Next Article in Journal
Understanding the Inguinal Sinus in Sheep (Ovis aries)—Morphology, Secretion, and Expression of Progesterone, Estrogens, and Prolactin Receptors
Next Article in Special Issue
DNA Damage Tolerance by Eukaryotic DNA Polymerase and Primase PrimPol
Previous Article in Journal
Glycosaminoglycans Regulate CXCR3 Ligands at Distinct Levels: Protection against Processing by Dipeptidyl Peptidase IV/CD26 and Interference with Receptor Signaling
Previous Article in Special Issue
The Effect of VPA on Increasing Radiosensitivity in Osteosarcoma Cells and Primary-Culture Cells from Chemical Carcinogen-Induced Breast Cancer in Rats
Open AccessReview

Exposure to Engineered Nanomaterials: Impact on DNA Repair Pathways

1
School of Allied Health Sciences, Faculty of Health & Life Sciences, De Montfort University, The Gateway, Leicester LE1 9BH, UK
2
Material Measurement Laboratory, Biosystems and Biomaterials Division, National Institute of Standards and Technology, 100 Bureau Drive, Gaithersburg, MD 20899, USA
3
Material Measurement Laboratory, Biomolecular Measurement Division, National Institute of Standards and Technology, 100 Bureau Drive, Gaithersburg, MD 20899, USA
4
Swansea University Medical School, Institute of Life Science, Centre for NanoHealth, Swansea University Medical School, Wales, SA2 8PP, UK
*
Authors to whom correspondence should be addressed.
Current affiliation: Department of Pesticide Regulation, California Environmental Protection Agency, 1001 I Street, Sacramento, CA 95814, USA.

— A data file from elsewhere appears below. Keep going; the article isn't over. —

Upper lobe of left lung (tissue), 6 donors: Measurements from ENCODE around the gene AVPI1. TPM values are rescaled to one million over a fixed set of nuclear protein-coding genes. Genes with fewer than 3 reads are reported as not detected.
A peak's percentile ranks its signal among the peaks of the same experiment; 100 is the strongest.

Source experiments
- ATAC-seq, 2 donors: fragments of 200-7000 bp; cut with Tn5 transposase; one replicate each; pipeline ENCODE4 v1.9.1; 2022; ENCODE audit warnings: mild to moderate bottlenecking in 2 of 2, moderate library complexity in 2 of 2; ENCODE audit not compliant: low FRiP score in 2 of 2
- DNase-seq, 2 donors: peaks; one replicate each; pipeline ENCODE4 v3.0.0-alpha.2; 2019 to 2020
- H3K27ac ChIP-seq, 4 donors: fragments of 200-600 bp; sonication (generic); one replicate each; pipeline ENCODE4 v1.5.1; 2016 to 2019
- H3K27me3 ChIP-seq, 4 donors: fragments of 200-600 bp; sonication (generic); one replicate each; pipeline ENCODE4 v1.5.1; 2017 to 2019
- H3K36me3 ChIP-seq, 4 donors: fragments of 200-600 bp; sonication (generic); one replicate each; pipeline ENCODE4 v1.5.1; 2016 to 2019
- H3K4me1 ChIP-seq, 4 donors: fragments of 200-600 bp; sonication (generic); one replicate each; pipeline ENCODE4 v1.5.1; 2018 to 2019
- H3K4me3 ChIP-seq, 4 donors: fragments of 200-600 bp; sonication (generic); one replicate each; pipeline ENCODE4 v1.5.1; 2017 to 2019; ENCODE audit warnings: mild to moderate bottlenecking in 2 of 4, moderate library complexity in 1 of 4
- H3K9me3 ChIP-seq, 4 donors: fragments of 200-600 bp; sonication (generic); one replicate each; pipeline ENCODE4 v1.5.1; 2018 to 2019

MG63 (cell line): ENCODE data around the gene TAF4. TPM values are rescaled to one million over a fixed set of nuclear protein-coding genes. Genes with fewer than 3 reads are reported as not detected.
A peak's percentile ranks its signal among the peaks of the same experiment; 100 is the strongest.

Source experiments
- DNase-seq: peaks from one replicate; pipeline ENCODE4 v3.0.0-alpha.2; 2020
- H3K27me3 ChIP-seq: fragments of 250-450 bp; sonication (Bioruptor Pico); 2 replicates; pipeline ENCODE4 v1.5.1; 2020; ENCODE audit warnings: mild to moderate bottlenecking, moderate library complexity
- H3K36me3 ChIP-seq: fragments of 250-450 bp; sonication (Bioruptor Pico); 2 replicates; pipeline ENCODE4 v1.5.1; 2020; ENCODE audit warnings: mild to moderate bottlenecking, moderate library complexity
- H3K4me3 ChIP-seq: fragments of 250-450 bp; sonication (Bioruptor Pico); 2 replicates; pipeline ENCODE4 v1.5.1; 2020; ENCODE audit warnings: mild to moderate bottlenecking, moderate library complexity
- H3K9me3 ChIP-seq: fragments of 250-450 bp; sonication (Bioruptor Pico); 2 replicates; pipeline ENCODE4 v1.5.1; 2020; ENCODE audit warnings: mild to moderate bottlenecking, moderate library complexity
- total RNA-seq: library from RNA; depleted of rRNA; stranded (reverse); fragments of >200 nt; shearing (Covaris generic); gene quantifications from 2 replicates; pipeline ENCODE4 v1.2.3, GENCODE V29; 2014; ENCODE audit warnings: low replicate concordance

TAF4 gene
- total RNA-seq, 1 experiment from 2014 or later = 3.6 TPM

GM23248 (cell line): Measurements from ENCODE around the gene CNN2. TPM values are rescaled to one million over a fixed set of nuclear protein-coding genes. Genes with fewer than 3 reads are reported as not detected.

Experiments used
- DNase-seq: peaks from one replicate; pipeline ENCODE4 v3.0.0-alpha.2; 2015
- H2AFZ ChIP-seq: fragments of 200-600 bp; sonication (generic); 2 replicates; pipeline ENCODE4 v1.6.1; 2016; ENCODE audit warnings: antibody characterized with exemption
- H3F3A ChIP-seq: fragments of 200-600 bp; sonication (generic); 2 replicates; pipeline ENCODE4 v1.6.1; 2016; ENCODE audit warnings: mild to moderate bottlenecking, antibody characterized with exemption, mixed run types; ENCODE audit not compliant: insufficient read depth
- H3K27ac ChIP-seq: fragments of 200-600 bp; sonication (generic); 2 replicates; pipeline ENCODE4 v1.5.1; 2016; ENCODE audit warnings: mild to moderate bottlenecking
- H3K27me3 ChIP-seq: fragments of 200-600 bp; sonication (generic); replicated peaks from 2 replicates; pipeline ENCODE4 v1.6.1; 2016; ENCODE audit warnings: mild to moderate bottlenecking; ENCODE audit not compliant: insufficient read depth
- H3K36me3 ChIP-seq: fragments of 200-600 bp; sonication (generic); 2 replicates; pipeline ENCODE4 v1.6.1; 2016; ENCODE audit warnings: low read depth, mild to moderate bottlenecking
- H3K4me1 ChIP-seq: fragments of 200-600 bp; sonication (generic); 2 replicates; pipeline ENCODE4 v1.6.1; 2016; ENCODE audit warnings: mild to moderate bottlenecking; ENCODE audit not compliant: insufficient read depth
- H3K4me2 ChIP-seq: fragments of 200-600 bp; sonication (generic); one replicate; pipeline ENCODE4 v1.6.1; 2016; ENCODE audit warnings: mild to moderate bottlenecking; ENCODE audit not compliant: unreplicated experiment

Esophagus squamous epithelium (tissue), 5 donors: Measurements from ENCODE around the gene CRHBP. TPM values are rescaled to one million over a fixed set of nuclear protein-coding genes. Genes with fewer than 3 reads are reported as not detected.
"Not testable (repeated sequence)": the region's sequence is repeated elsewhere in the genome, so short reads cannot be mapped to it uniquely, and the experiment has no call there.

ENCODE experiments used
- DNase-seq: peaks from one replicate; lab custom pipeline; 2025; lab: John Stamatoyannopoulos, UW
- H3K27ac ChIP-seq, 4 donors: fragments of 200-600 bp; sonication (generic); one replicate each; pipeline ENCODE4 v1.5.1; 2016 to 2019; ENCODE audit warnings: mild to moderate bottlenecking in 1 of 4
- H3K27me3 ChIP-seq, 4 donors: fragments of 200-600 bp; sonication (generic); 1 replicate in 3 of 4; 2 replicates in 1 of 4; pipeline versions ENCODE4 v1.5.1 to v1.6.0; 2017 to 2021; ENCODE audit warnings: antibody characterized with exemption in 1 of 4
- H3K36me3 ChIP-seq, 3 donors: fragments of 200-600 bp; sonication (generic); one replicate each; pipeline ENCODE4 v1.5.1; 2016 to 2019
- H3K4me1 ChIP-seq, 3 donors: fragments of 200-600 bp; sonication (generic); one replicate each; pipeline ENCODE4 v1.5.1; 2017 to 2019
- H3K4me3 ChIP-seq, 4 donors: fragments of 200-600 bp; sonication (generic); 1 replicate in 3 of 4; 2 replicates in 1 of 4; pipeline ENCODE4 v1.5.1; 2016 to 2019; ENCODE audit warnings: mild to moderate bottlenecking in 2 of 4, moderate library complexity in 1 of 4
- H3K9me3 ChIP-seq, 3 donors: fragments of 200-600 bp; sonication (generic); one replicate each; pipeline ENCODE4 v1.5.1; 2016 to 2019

Int. J. Mol. Sci. 2017, 18(7), 1515; https://doi.org/10.3390/ijms18071515
Received: 13 June 2017 / Revised: 30 June 2017 / Accepted: 4 July 2017 / Published: 13 July 2017
(This article belongs to the Special Issue Chemically-Induced DNA Damage, Mutagenesis, and Cancer)
Some engineered nanomaterials (ENMs) may have the potential to cause damage to the genetic material in living systems. The mechanistic machinery functioning at the cellular/molecular level, in the form of DNA repair processes, has evolved to help circumvent DNA damage caused by exposure to a variety of foreign substances. Recent studies have contributed to our understanding of the various DNA damage repair pathways involved in the processing of DNA damage. However, the vast array of ENMs may present a relatively new challenge to the integrity of the human genome; therefore, the potential hazard posed by some ENMs necessitates the evaluation and understanding of ENM-induced DNA damage repair pathways. This review focuses on recent studies highlighting the differential regulation of DNA repair pathways, in response to a variety of ENMs, and discusses the various factors that dictate aberrant repair processes, including intracellular signalling, spatial interactions and ENM-specific responses. View Full-Text
Keywords: engineered nanomaterials; DNA damage; nanotoxicity; DNA repair proteins/genes; DNA repair pathways engineered nanomaterials; DNA damage; nanotoxicity; DNA repair proteins/genes; DNA repair pathways
Show Figures

Graphical abstract

MDPI and ACS Style

Singh, N.; Nelson, B.C.; Scanlan, L.D.; Coskun, E.; Jaruga, P.; Doak, S.H. Exposure to Engineered Nanomaterials: Impact on DNA Repair Pathways. Int. J. Mol. Sci. 2017, 18, 1515.

Show more citation formats Show less citations formats
Note that from the first issue of 2016, MDPI journals use article numbers instead of page numbers. See further details here.

Article Access Map by Country/Region

1
Back to TopTop